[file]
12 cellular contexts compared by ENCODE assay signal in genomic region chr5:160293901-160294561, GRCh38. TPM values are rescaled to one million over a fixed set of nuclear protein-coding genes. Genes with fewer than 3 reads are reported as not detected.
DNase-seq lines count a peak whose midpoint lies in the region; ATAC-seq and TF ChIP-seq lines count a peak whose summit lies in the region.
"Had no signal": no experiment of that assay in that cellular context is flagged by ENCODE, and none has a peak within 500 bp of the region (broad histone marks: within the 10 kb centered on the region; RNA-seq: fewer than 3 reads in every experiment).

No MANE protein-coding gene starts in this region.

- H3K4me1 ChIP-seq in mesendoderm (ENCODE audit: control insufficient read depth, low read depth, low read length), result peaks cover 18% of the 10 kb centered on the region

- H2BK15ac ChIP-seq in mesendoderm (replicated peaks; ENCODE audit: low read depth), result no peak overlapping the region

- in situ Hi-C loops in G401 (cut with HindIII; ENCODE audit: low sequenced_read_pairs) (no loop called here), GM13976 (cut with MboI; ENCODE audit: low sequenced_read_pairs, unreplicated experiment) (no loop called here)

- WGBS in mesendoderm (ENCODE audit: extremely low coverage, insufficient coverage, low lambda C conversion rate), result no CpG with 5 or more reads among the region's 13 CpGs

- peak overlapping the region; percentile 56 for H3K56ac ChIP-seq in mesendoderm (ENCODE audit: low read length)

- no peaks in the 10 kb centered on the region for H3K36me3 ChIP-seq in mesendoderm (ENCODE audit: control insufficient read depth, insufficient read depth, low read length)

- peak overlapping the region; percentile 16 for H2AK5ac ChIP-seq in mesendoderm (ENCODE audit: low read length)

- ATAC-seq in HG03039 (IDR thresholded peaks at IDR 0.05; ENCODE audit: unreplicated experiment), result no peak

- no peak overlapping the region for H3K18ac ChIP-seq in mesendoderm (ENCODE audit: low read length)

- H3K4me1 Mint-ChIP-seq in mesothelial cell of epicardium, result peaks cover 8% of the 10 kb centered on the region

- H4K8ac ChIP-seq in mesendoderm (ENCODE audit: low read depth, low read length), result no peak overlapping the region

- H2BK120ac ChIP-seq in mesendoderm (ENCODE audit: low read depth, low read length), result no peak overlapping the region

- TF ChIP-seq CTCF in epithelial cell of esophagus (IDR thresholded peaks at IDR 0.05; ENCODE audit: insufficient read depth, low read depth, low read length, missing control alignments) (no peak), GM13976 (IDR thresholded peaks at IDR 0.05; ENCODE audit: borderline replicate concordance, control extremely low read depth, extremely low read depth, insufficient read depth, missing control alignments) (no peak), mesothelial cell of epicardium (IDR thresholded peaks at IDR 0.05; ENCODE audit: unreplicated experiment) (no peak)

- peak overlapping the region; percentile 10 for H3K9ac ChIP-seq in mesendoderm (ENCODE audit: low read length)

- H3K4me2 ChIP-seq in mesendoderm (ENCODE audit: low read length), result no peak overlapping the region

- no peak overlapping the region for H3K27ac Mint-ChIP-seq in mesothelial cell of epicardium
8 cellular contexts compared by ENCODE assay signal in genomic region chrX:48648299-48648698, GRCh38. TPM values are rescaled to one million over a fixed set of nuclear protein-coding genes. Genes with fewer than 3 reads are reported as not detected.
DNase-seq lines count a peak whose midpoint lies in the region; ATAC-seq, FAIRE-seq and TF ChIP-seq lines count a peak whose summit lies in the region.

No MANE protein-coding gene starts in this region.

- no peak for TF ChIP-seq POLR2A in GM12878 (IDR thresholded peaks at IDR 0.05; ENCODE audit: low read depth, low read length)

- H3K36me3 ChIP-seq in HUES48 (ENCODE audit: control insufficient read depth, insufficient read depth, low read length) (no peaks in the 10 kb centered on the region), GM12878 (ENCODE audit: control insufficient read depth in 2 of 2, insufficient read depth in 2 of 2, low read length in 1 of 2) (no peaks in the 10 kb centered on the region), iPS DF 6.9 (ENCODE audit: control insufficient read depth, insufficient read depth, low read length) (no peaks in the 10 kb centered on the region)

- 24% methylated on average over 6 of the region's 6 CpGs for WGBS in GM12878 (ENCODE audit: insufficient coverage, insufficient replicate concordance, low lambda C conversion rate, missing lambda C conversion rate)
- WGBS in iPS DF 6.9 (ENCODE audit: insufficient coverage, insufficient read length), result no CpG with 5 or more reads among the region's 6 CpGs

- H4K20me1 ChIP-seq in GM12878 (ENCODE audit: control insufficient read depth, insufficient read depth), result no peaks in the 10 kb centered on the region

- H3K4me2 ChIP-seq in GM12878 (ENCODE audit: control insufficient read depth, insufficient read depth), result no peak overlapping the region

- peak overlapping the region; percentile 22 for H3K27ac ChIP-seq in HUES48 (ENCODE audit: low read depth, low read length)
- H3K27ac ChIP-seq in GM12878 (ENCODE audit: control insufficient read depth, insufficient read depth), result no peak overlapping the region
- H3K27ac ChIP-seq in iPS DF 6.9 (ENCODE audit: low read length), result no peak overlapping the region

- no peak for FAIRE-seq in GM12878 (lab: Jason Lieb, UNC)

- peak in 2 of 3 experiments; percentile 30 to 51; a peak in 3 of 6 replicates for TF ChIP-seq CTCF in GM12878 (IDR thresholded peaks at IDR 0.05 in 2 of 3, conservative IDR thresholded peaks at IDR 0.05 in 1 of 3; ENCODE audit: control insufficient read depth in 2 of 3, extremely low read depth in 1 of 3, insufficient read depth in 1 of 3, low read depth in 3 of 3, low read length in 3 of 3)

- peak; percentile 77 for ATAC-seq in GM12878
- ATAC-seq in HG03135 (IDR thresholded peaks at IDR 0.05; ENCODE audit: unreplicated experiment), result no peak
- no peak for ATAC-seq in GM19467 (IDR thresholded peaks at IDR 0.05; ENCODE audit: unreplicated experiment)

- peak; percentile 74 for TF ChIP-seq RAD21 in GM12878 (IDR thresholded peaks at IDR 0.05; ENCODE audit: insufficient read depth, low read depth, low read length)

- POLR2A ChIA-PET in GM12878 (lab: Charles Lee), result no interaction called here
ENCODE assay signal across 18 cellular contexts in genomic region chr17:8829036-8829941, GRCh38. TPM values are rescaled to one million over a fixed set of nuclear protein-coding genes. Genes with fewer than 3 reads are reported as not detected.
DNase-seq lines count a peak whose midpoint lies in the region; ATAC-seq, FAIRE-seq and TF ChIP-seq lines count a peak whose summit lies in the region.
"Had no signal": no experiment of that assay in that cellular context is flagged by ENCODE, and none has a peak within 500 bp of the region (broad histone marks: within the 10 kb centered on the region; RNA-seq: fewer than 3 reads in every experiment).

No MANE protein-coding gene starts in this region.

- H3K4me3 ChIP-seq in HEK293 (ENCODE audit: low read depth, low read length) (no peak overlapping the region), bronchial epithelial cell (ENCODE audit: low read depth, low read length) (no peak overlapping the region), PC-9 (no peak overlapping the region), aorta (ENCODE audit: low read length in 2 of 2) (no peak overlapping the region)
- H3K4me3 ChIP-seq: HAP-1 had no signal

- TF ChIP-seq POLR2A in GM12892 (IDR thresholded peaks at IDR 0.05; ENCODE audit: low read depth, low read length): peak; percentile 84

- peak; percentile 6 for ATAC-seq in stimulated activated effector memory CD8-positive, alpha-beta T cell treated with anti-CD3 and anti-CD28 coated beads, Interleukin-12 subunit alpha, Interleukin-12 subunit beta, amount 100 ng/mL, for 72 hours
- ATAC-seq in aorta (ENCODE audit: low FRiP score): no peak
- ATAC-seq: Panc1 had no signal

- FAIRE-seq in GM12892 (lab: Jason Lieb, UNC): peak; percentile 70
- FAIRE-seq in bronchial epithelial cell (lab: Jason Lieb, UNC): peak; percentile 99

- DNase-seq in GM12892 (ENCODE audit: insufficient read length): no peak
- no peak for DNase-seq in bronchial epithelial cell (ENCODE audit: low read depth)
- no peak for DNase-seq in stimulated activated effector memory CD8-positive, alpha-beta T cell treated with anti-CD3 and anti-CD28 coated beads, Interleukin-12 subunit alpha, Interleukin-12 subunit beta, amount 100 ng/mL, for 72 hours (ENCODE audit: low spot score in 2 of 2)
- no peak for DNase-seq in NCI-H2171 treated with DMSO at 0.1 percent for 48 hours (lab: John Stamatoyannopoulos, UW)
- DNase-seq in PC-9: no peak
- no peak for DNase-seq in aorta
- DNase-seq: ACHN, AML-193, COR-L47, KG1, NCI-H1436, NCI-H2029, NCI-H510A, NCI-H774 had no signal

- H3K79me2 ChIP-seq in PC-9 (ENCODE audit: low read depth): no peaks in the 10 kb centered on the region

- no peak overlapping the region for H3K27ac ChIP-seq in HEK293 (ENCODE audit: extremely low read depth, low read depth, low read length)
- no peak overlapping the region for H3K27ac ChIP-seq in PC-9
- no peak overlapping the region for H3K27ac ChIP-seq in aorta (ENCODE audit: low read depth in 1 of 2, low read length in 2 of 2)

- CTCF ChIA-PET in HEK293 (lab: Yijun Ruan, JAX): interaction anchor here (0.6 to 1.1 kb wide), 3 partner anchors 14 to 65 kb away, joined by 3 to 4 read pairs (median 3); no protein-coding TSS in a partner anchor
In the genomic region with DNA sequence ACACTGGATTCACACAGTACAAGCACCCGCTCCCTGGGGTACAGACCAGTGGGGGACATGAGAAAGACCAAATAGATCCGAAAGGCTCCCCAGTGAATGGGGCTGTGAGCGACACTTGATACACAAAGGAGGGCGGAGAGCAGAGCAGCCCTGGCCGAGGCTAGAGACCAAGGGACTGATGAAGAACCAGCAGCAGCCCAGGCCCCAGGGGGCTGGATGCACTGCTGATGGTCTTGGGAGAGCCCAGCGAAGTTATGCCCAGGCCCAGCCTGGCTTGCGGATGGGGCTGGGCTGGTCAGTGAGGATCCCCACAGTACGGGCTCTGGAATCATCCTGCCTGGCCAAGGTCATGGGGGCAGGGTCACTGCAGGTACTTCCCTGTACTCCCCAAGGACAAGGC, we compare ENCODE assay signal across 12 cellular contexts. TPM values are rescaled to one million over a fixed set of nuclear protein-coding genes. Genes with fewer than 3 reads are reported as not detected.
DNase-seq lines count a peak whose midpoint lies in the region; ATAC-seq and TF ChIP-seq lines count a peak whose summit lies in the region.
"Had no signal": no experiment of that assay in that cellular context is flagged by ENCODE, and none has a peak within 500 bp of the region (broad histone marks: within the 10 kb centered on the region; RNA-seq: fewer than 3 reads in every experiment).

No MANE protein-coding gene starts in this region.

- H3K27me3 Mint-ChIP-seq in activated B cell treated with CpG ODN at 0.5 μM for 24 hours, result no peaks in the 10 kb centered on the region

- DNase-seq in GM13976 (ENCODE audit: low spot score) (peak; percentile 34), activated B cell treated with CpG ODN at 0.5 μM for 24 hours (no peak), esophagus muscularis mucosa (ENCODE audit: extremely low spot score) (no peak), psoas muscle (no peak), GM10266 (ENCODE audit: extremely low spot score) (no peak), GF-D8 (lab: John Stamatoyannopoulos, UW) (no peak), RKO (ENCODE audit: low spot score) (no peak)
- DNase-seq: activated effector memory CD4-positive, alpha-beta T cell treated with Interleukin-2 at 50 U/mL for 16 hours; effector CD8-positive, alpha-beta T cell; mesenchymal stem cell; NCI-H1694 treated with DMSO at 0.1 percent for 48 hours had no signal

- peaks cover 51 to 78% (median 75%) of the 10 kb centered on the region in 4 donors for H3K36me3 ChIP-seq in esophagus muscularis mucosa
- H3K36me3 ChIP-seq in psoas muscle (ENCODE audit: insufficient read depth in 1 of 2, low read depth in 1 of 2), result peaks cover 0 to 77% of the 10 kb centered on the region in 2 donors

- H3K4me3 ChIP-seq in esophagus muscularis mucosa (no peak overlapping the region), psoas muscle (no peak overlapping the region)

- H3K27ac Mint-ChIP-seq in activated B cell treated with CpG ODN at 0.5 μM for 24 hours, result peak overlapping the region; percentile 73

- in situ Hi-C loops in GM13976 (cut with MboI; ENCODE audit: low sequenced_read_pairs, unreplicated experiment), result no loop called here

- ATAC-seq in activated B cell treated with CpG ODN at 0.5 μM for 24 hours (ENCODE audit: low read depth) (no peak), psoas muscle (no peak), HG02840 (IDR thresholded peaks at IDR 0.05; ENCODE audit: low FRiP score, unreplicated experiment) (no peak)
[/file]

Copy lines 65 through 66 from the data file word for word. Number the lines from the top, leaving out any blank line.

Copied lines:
DNase-seq lines count a peak whose midpoint lies in the region; ATAC-seq and TF ChIP-seq lines count a peak whose summit lies in the region.
"Had no signal": no experiment of that assay in that cellular context is flagged by ENCODE, and none has a peak within 500 bp of the region (broad histone marks: within the 10 kb centered on the region; RNA-seq: fewer than 3 reads in every experiment).